NB. The Saleae Logic 8 doesn’t have great input protection, so I’m always a bit paranoid about this bit. Apparently the Logic 16 has much better safeguards against over-volt inputs.
To do this we can use a digital multimeter to monitor the voltage-level of each pin – in this case, we want to make sure the voltages don’t change after the controller has bound to the quad too.
Here’s the table I used to keep track of my observations:
This is looking good, and already I’d be willing to wager pins 2,3, and 4 are going to be interesting. Let’s wire up our logic analyzer harness:
To ensure we can accurately and fully sample the protocol we need a sample rate of at least that of the expected communications protocol. From the A7105 datasheet (in the SPI Timing Characteristics section), we can tell the maximum possible clock rate supported for the SPI input is 10 MHz. Let’s configure our capture with a sample rate of 24MHz for 500 million samples (giving us a capture window of 20.8 seconds).
The first capture will just be to see if we can even find the SPI bus on the test port – powering the controller on, wait a few seconds, and then powering it off:
There are clearly a lot of transitions on channels 4, 5, and 6 (corresponding to pins 2, 3, and 4 – sorry the pins and channel numbering is backwards…). This is a great sign that there’s digital communications occurring. Let’s look closer at those 3 channels:
This is looking great – and to explain why, I should probably talk about the SPI protocol briefly. Serial Peripheral Interface (SPI) is a clocked serial protocol that allows full-duplex (simultaneous two-way) communication and multiple devices on a shared bus. This diagram shows how multiple devices on an SPI bus can be logically connected:
The SPI master (usually the MCU) provides the oscillating clock signal for the bus. When we want to send a 1 or a 0, we pull the Master-Out-Slave-In (MOSI) or Master-In-Slave-Out (MISO) line HIGH (for a 1) or LOW (for a 0). The state of the MOSI/MISO line at the rising or falling edge (which one depends on implementation – check the datasheet) of each clock oscillation is the bit value that is transmitted. The Master signals that it wants to communicate with a Slave device by pulling the Chip Select pin (SS above) LOW (the default inactive state is usually HIGH for Chip Select).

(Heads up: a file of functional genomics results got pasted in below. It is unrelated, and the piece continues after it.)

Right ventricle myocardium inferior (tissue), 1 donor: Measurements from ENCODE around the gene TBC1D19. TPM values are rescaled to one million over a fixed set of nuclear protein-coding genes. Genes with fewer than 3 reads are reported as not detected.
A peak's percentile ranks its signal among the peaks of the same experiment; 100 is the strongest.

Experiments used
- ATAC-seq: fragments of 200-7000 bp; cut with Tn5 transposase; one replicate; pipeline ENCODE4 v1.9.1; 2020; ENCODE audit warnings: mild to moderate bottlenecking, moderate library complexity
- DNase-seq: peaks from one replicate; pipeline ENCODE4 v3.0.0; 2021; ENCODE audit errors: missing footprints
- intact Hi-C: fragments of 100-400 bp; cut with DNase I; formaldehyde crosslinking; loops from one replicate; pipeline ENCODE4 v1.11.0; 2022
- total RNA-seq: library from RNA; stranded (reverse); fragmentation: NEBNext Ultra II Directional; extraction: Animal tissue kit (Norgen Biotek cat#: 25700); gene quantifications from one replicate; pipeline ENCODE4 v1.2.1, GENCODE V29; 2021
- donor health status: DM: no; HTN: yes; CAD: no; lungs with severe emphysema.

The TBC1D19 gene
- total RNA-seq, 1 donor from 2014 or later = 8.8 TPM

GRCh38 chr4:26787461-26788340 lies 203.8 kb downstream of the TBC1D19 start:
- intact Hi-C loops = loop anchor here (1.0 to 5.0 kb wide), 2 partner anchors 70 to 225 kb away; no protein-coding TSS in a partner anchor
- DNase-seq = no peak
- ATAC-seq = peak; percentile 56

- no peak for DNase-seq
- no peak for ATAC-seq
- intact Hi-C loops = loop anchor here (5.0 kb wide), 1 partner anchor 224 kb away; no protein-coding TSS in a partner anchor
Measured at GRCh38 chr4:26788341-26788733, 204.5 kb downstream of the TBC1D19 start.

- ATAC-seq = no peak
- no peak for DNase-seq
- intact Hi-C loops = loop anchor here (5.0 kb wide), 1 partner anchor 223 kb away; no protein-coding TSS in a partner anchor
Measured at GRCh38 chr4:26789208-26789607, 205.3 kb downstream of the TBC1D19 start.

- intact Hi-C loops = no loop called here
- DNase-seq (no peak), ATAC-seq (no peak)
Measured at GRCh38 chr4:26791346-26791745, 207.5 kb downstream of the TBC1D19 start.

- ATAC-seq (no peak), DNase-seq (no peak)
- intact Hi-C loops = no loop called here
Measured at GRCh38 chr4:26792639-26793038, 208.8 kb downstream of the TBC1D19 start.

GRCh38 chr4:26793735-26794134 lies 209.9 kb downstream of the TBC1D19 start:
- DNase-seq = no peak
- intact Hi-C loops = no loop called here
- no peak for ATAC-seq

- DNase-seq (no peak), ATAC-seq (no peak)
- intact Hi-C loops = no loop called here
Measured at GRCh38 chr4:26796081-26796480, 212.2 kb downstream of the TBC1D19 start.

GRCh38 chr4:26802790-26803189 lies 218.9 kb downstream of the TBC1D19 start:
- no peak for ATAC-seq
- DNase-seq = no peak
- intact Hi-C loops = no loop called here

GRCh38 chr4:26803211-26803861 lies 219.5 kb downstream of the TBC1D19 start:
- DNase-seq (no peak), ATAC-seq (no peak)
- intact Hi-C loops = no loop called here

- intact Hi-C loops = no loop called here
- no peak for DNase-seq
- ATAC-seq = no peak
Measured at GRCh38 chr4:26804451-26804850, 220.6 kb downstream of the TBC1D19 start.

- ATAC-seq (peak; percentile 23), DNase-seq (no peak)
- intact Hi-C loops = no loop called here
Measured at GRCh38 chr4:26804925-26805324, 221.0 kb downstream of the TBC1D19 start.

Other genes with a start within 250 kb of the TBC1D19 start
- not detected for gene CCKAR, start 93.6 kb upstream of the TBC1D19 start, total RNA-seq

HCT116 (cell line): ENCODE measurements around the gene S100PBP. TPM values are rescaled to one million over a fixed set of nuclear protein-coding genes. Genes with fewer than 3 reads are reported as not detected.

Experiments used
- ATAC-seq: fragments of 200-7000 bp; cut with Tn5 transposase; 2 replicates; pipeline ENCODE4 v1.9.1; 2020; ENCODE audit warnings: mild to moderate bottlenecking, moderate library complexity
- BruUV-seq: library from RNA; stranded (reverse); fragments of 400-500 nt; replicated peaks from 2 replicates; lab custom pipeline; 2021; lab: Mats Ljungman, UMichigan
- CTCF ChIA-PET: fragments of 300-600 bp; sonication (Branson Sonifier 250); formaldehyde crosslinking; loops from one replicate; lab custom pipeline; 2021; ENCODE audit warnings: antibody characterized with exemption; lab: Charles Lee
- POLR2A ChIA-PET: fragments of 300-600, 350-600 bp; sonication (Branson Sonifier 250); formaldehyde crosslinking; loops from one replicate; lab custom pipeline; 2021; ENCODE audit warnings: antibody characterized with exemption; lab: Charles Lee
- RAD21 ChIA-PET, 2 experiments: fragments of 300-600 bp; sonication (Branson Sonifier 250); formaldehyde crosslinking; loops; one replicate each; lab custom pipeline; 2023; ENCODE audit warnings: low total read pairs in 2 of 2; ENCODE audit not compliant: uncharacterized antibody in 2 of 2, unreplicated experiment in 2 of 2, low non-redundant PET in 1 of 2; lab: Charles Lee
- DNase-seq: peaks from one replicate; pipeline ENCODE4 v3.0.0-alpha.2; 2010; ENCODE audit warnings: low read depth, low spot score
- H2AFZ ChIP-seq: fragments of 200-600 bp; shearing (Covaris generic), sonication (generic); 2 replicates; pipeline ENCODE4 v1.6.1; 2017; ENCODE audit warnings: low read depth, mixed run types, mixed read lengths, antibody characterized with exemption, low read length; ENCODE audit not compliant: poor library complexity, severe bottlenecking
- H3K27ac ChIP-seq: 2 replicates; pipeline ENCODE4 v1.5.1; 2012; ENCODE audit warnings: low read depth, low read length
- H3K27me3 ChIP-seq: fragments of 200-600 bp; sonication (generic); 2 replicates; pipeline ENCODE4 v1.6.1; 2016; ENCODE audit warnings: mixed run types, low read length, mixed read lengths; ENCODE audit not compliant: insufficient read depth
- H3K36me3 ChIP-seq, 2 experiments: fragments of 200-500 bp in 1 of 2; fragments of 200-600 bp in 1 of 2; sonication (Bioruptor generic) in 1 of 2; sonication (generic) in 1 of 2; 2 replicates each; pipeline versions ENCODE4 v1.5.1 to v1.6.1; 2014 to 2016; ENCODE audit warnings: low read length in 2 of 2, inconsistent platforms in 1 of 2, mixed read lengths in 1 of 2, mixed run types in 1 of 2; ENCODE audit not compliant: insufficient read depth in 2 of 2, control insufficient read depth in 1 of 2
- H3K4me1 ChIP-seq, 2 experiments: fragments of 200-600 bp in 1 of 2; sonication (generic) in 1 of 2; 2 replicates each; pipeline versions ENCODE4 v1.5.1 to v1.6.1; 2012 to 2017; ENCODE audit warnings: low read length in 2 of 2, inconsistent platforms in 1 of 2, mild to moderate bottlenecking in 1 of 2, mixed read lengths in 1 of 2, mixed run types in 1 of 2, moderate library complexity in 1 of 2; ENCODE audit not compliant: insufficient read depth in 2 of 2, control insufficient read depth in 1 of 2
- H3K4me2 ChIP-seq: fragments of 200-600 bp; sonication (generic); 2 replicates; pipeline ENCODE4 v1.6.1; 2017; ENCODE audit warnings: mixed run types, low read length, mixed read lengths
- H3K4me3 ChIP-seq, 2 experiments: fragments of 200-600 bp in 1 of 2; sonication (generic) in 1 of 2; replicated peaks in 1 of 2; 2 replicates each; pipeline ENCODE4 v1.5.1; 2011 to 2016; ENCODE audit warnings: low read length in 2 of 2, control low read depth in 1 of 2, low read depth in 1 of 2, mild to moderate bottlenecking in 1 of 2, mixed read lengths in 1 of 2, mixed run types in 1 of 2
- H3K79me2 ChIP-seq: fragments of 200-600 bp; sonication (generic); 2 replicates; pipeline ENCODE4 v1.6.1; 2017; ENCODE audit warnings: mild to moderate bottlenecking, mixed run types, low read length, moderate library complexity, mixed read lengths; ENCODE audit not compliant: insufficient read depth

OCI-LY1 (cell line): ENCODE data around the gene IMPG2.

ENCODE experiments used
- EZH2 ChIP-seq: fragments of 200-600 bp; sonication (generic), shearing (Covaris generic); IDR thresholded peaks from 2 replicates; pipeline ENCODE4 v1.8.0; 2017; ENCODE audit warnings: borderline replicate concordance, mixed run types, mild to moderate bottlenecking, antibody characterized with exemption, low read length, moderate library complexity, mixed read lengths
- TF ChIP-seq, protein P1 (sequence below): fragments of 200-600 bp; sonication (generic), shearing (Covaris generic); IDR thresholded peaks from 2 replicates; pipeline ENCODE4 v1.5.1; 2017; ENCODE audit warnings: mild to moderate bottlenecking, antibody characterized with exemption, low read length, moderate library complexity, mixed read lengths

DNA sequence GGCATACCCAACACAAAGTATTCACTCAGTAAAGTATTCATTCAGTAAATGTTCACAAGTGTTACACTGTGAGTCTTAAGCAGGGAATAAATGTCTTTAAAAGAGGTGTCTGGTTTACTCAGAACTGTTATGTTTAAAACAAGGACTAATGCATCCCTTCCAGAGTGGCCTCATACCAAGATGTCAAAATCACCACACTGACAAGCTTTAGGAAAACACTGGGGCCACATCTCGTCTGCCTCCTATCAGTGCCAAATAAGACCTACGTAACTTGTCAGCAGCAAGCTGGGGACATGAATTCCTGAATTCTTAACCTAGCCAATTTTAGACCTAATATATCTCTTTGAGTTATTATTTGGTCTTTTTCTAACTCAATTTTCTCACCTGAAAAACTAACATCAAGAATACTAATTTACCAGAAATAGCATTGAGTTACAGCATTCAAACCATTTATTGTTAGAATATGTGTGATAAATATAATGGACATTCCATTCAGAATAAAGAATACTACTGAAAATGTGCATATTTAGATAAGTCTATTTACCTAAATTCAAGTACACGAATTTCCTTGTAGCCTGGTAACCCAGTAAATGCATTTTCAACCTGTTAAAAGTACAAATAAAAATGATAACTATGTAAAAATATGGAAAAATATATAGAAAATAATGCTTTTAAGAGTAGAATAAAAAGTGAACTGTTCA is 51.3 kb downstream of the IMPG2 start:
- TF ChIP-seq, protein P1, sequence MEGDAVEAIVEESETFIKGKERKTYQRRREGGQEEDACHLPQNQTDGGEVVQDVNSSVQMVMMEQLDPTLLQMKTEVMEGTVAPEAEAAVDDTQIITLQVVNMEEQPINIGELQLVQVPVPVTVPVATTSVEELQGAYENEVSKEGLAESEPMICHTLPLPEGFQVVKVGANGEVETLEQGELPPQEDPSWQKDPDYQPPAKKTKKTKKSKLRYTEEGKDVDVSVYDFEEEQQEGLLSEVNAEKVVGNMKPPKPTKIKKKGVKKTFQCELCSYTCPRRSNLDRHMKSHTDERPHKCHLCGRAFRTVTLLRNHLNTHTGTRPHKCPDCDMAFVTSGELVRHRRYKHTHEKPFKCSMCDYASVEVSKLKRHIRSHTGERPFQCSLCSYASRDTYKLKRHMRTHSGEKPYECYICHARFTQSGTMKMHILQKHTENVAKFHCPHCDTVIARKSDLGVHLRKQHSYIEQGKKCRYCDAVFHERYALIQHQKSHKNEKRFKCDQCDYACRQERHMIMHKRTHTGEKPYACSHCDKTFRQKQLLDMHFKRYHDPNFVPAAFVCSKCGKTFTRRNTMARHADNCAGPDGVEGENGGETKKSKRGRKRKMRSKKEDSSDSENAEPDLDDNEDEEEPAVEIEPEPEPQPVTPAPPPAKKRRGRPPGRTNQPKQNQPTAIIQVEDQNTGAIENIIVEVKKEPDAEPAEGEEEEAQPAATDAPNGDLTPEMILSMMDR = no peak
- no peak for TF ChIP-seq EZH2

For more information about SPI, see http://en.wikipedia.org/wiki/Serial_Peripheral_Interface_Bus.
So back to the Logic Analyzer – we clearly have 3 interesting channels, each that look very different from each other:
Channel 5 – This one immediately jumps out as a clock signal – it’s regular and is apparently grouped into 8 oscillation sets (8 oscillations, 8 bits = 1 byte?). We can also tell from the period of the oscillations that the apparent clock rate is about 235kHz.
Channel 4 – This one is much less regular than Ch5 and often transitions in the middle of Ch5’s oscillations. That sounds a lot like a MISO/MOSI data line.
Channel 6 – This one just goes LOW for the duration of the transmission – looks just like you’d expect a Chip Select line to look.
Saleae Logic’s software package has built-in support for SPI protocol decoding. Let’s configure it with our guesses about the channel types. We’ll leave the other values as default for now – we can always check the datasheet if we have problems.
Now lets have another look at our capture:
Excellent – it looks like our guesses were correct. The packet we’re zoomed in on appears to be a 5 byte transmission:
0x06 0x55 0x20 0x10 0x41
Using the A7105 Datasheet (page 31, page 37, and page 16), we can decode this as:
0x06 = Command: write to ID Code (hex 06) control register. 0x55201041 = 4 byte/32-bit ID code data value.
More on how this is done in Part 2, but for now we’ve confirmed that our methodology is good: we now have a way to observe and record all communication between the MCU and transceiver, and we’ve just observed the MCU configuring the Transceiver’s ID code (and much more in the rest of the capture). In Part 2 I’ll cover how to devise a test regime to generate good data and how to logically dissect the captured traffic – hope you found this informative, and if you have any questions please leave a comment below.